To prepare the catalyst precursors by the present process, a predetermined amount of vanadium compound in which the vanadium is in the pentavalent state is contacted in an acid medium with an amount of trivalent phosphorus compound being less than the stoichiometric amount as described above. It is preferred to use phosphorous acid as the trivalent phosphorus compound which provides an acid medium to form the precursor and provides the tetravalent vanadium. The acid solution containing the trivalent phosphorus compound and the vanadium compound are heated until a blue solution is obtained, indicating that a substantial amount of the vanadium is in the tetravalent state. The amount of the time required to dissolve the phosphorus and vanadium compounds and to provide a substantial amount of the vanadium in the tetravalent state to form the catalyst precursors varies from batch to batch, depending upon the compounds used as starting materials and the temperature at which the compounds are heated. An aliquot of the solution can be analyzed to insure that the average valency of the vanadium is in the range of 4.1 to 4.8. In general, however, heating the solution to at least 100° C. for about four hours is sufficient.
The prior art catalyst may finally contain vanadium at the same average valence as that disclosed herein, i.e., 4.1 to 4.8. It is the inventor's belief that the manner of operation of the prior art and the preferences set forth therein for a stoichiometric amount or excess thereof of the reducing agent, results in some manner or degree of over reduction, which the present invention avoids, since there is insufficient reducing agent present to over reduce. The prior art generally oxidizes the catalysts after the reduction to compensate for the over reduction, but the detrimental effect of the excessive reduction is already impressed in the catalyst and is not reversed by the reoxidation. The present catalysts are calcined in air to convert the various components to oxides and little, if any, reoxidation of the reduced vanadium occurs. In any event, since there has not been an over reduction, the incidental reoxidation (as long as the catalyst has a final average valency of +4.1 to 4.8) is of no discernible importance. There may be other mechanisms or combinations thereof, which account for the improvement discovered by the present inventor and this explanation is not intended as a limitation on the invention which is described and claimed in terms of the actual improvement as physically manifested, i.e., the use of less than the stoichiometric amount of reducing agent in the process.
As an additional source of phosphorus in the catalyst precursors, pentavalent phosphorus compounds known to the art to be useful for preparing catalysts to oxidize hydrocarbons can be used. Suitable pentavalent phosphorus compounds include: phosphoric acids such as metaphosphoric acid, orthophosphoric acid, triphosphoric acid, pyrophosphoric acid and the like; phosphorus oxides such as phosphorus pentoxide and the like; phosphorus halides such as phosphorus oxyiodide, phosphorus pentachloride, phosphorus oxybromide and the like; and organophosphorus compounds such as ethyl phosphate, methyl phosphate and the like. However, phosphoric acids, such as orthophosphoric acid, and phosphorus pentoxide are preferred.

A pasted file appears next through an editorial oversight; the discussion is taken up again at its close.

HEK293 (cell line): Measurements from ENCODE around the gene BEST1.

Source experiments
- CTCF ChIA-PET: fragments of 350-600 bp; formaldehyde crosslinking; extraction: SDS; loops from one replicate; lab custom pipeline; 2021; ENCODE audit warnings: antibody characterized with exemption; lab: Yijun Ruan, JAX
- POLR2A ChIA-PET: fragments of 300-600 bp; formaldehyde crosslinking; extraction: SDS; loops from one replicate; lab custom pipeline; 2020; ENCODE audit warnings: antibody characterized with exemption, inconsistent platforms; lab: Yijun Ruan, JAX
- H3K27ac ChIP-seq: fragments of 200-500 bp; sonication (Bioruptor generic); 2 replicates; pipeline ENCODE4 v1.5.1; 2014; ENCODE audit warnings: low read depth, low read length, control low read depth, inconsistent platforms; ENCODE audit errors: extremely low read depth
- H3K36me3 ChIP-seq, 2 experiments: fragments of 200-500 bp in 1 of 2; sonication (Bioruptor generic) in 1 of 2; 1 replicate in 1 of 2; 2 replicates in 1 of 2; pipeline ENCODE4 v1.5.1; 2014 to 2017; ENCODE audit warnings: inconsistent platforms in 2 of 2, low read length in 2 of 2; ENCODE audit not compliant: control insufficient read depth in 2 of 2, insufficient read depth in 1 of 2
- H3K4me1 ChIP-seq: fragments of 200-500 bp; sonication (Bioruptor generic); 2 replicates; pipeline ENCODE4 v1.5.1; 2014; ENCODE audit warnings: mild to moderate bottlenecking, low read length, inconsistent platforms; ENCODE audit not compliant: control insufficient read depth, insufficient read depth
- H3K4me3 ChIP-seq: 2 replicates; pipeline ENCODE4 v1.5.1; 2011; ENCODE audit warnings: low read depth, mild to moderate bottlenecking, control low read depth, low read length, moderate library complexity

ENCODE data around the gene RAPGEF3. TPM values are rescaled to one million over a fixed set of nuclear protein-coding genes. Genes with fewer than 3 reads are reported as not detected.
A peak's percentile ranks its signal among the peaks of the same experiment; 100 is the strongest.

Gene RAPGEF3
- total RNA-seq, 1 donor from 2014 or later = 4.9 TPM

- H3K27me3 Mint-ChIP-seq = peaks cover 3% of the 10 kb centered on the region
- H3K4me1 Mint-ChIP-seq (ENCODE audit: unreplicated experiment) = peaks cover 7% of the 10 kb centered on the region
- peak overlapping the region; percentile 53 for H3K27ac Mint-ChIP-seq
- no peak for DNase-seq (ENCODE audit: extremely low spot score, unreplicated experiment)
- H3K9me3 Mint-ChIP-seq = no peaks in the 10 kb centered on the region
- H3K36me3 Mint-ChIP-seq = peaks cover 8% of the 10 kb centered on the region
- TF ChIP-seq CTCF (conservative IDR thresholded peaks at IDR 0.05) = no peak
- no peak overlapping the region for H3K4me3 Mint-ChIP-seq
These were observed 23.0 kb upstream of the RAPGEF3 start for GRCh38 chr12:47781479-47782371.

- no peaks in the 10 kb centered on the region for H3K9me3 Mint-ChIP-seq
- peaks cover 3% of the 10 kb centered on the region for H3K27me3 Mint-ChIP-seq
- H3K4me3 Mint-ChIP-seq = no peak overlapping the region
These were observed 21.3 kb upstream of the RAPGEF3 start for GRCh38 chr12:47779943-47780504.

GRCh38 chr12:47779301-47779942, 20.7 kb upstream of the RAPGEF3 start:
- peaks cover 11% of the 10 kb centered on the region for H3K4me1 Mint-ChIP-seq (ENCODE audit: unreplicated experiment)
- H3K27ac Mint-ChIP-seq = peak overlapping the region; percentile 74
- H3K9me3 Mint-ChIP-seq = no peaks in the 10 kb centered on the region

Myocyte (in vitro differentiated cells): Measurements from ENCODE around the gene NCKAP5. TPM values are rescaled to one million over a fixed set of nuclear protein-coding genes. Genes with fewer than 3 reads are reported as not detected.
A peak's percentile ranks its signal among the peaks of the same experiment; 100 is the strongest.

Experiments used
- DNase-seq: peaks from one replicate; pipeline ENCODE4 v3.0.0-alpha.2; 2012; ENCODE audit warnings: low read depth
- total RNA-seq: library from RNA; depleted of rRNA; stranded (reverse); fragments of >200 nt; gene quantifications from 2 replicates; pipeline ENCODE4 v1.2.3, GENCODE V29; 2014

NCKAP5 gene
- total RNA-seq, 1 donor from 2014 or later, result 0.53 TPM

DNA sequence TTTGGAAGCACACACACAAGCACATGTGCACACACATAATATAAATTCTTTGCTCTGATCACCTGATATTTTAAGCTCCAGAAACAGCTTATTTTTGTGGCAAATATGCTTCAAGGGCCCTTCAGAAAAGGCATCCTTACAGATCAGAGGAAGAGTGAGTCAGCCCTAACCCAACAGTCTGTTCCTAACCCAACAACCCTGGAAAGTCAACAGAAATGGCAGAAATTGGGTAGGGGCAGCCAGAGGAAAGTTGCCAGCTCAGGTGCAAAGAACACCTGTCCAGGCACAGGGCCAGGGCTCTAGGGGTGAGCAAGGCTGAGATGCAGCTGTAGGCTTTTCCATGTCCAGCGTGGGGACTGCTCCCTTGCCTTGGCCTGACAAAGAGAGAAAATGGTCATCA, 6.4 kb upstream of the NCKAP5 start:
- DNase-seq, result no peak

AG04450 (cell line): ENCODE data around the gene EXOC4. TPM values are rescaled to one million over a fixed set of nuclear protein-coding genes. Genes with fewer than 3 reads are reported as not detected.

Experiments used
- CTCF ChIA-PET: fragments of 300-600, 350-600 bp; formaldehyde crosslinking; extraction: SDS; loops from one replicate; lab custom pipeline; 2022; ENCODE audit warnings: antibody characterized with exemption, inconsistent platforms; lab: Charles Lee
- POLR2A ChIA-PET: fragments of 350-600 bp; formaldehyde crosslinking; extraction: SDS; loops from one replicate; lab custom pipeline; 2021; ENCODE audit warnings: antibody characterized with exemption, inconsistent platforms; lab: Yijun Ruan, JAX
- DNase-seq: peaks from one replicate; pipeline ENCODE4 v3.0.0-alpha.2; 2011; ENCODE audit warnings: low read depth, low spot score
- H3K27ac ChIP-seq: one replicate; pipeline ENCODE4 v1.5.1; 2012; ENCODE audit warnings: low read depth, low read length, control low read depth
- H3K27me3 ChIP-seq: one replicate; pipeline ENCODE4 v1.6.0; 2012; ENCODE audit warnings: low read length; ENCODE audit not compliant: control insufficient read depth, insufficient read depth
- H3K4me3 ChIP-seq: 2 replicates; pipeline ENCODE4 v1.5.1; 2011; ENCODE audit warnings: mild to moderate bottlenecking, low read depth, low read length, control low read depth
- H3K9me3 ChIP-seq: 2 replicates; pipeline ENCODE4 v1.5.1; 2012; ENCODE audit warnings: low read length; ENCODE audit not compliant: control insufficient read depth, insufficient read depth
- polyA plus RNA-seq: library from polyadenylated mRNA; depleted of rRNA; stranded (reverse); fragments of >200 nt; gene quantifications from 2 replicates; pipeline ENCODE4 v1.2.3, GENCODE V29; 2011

The present invention, as noted, is also applicable to the newly disclosed solvent procedure of commonly assigned application Ser. No. 548,163 filed Feb. 7, 1975, now U.S. Pat. No. 4,016,105 by Kerr which is incorporated therein. A solution of the vanadium component is prepared by adding a portion of the reducing agent, such as oxalic acid and isopropanol solution to be employed, to a solution of water and phosphoric acid and heating this mixture to a temperature generally of around 50°-80° L C. A vanadium compound such as V2 O5 is added incrementally to this heated mixture with stirring. The blue solution which indicates vanadium of average valency less than 5, is maintained by added increments of the remaining oxalic acid-isopropanol solution. The reducing agent comprising an organic acid or aldehyde reducing agent, preferably, having one to 18 carbon atoms, and more preferably, one to 8 carbon atoms; such as for example, oxalic acid, citric acid, formic acid, ascorbic acid, malic acid, formaldehyde, acetaldehyde or mixtures thereof and a coreducing agent comprising a secondary alcohol having 3 to 12 carbon atoms such as, isopropanol, 2-butanol, 2-pentanol, 3-pentanol, 2-octanol, 6-dodecanol, and the like.